Alcoholism: The Sobriety Court Program Gave Me Back My Life
Drinking and Driving Don't Mix
Probation is an Opportunity, Not a Punishment
I sat in the back of a deputy sheriff's patrol car having blown a whopping 0.2 for alcohol on a breath analyzer. My second DUI in three years.
Just a few days ago I ran across an article titled "Probation is an opportunity, not a punishment". I read this excellent article by someone who works in the corrections field. I knew I had to write about my probation experience.
When I was pulled over the first time for drunk driving in 2006, I had the same alcohol level as the second time. Two and a half times the legal limit in my state. One difference between the two experiences was my state of mind at the time of the arrests. In 2006 I was incoherent. During a complete blackout, I had driven through Grand Rapids, Michigan on a six lane highway. I have no recollection of that part of the drive. I also have very little memory of the arrest. In 2009, I was relatively clear headed and remember the whole evening, including the arrest, very well. I remember my conversation with the two deputies. That is one thing I was thinking about as I sat in the patrol car. I had the same alcohol level both times, but this time I was completely coherent. I recognized that to be a bad thing. My body had changed and was processing the alcohol differently. By continuing to drink heavily, I was paying a price with my physical health.
During my first probation, which lasted about one year, I did exactly what was required of me by the judge and no more. As time went on, I knew I would drink again. My wife had terminal cancer and I promised her and myself that I would be sober for as long as she lived. I kept that promise. And no more. After my wife passed away, I began drinking within weeks. That binge lasted almost a year to the day.
My Commitment to Getting Better
Now I found myself under arrest once again. As I sat in the patrol car, my mind began to anticipate the consequences. I had lost my drivers license for thirty days the first time. It would be longer this time. Much longer. Would I spend more than one night in jail? Would I have enough money to pay all the fines? Would I lose my job? My home? My sons? How would I get to work? In that patrol car, I committed myself to doing everything the court would require of me and more.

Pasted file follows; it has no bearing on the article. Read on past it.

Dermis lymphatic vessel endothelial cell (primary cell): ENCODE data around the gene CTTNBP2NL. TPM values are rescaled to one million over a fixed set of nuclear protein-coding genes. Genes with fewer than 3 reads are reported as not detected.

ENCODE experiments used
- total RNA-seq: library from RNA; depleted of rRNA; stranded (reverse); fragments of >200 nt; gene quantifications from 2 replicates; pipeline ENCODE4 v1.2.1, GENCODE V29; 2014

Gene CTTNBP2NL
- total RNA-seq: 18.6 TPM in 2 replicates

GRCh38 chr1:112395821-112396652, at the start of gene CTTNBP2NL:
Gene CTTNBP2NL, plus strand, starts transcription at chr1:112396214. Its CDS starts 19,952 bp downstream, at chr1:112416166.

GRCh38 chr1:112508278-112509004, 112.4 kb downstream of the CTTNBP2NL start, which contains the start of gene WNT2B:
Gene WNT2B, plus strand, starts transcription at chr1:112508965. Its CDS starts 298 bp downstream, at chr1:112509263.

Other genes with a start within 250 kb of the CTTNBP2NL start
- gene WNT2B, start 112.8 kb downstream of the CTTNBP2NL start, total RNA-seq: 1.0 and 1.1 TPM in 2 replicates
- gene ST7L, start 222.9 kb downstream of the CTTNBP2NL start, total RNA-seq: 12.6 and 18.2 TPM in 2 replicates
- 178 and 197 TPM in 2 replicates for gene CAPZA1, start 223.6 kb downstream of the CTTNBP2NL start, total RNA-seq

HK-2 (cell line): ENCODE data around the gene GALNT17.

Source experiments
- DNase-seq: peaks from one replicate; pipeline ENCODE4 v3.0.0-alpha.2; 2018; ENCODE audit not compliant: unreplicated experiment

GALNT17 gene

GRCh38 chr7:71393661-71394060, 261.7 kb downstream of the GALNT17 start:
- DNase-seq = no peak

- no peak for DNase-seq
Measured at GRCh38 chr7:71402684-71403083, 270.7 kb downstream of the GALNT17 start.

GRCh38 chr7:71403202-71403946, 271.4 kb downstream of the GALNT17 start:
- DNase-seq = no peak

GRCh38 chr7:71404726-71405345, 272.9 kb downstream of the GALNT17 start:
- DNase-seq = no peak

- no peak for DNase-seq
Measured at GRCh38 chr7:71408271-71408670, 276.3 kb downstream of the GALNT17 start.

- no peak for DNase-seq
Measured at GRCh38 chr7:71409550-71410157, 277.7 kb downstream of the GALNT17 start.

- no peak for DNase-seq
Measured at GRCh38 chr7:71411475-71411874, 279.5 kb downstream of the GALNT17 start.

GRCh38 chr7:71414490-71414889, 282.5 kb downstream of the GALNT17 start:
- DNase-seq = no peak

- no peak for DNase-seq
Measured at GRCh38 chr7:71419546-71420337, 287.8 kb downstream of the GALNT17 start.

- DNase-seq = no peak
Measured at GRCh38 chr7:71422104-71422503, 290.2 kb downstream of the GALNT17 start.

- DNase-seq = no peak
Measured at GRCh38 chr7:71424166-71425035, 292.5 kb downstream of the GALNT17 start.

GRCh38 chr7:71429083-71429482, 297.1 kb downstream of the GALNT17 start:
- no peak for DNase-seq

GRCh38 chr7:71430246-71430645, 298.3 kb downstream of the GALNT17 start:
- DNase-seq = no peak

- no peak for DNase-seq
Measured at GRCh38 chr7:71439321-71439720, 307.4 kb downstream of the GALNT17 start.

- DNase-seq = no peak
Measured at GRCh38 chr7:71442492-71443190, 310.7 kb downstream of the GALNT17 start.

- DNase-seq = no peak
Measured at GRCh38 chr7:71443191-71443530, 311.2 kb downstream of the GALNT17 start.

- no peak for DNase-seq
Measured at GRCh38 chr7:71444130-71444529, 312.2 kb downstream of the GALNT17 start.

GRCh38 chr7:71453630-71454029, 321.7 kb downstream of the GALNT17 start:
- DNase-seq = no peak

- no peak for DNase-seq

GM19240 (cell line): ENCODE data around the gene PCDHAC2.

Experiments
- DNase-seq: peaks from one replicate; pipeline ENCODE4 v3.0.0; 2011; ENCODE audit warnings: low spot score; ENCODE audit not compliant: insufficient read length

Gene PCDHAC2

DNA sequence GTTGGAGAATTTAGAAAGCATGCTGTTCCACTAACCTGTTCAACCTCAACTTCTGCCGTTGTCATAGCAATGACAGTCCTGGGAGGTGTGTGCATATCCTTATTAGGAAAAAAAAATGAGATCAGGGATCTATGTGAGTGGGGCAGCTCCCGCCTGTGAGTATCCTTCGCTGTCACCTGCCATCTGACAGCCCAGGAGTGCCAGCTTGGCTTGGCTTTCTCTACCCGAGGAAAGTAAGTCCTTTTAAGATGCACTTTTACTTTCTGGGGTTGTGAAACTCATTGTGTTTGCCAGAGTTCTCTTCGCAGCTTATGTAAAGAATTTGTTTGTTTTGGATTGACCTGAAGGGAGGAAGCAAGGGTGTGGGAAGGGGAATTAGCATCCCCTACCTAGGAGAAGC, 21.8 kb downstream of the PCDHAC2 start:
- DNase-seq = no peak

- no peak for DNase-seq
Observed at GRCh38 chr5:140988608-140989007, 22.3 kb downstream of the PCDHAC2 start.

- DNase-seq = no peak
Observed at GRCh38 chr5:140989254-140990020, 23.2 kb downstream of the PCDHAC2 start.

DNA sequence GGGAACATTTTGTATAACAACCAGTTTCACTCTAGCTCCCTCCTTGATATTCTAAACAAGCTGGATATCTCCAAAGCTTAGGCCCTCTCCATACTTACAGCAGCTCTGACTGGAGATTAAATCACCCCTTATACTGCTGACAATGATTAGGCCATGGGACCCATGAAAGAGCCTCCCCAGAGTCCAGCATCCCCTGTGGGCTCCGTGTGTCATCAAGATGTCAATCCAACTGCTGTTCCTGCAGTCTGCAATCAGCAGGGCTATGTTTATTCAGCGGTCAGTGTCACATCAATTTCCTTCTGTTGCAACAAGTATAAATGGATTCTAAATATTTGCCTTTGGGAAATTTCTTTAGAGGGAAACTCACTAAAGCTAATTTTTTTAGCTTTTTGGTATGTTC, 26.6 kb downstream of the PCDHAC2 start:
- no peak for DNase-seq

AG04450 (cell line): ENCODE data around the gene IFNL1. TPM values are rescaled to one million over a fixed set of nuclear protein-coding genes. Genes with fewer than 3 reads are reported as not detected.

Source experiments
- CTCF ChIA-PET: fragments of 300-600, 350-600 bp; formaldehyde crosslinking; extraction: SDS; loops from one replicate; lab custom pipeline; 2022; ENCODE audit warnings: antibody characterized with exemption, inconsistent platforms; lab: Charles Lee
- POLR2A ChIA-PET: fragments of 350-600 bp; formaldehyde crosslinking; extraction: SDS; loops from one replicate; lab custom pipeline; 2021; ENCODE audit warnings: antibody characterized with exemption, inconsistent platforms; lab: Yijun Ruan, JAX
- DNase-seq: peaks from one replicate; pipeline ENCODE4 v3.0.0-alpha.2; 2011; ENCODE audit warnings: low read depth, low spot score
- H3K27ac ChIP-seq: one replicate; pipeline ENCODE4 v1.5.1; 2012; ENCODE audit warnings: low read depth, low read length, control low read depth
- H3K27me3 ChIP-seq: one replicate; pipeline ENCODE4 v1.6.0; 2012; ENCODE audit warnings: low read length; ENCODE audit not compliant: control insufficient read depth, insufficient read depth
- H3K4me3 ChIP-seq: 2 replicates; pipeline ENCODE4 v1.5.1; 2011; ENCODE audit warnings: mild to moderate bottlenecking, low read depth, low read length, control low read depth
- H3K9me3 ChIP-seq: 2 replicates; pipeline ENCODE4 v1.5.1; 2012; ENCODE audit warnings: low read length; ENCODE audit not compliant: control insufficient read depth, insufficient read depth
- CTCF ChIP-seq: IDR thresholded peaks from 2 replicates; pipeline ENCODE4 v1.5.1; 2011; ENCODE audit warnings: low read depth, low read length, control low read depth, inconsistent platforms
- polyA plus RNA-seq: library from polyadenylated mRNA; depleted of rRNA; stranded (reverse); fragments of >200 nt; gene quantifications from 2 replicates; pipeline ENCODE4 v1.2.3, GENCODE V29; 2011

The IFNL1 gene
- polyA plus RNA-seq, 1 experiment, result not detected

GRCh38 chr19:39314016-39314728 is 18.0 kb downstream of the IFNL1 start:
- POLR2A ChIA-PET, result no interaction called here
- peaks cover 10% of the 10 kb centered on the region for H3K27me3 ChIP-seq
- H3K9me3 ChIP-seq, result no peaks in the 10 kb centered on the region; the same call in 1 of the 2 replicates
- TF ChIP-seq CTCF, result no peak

During that night in jail, I got into a conversation with one of the deputies. A good conversation. In the morning that officer handed me a brochure and said that it described a court program called "Sobriety Court" and he thought I would be a good candidate for it. I read the pamphlet and was immediately sold.
The Experience of Sobriety Court
My attorney and I stood in the courtroom. The Judge sat behind his desk. He asked me why I was requesting to be in Sobriety Court. This was the same Judge who diligently had worked for over twenty years to develop this particular program in our District. I answered his question very simply. I wanted to be in Sobriety Court mostly because it was a two year program. Traditional probation likely would have been a lot less than that, although I would have spent much more time in jail. I knew that if I had enough time sober, with accountability, I could put my life back together. The Judge admitted me to the Sobriety Court program in May of 2009. Thus began my two year probation. I had prayed before that initial court appearance and said that if God wanted me in Sobriety Court, He would open the door. He did. From that point on I accepted everything the court required as God's will for me. I never experienced one moment of resentment toward the Judge, or the court.
Sobriety Court was very intense for the first several months. I had to go to a testing facility every morning and evening to be tested for alcohol. There were mandatory individual and group counseling sessions in addition to court twice a month. Daily attendance of twelve step meetings was required. I kept all of these appointments by riding the bus and a bicycle. I also received rides from many good friends who believed in me.
For two years I worked hard at putting my life back together. The accountability to the court was indispensable. The random alcohol tests that lasted the whole two years, were extremely valuable. I watched fellow probationers as they tested the system and tried drinking during probation. I watched them lose the privilege of being in Sobriety Court and return to jail; some for years.
Each court session, volunteers from the legal community, twelve step programs and the court were in attendance to evaluate our progress. One by one we would stand before the Judge who would ask probing questions about our lives and our recoveries from substance abuse. This man knew who the fakes were and who was the real deal. He told me one session that I was the real deal.
Graduation From Sobriety Court
I graduated from Sobriety Court on May 25, 2011. The court personnel, the volunteers and my fellow probationers gave me a standing ovation. My probation officer wept. I wept. The Judge wept. We all had our picture taken together as I received my certificate and my release from probation.
It has been my privilege to continue working as a volunteer with Sobriety Court. I am indebted to these fine people and this program.
Today I no longer drink. I continue to attend Twelve Step meetings regularly. My sons love and respect me for what I have accomplished. I still have my job and my home. Probation gave me back my life.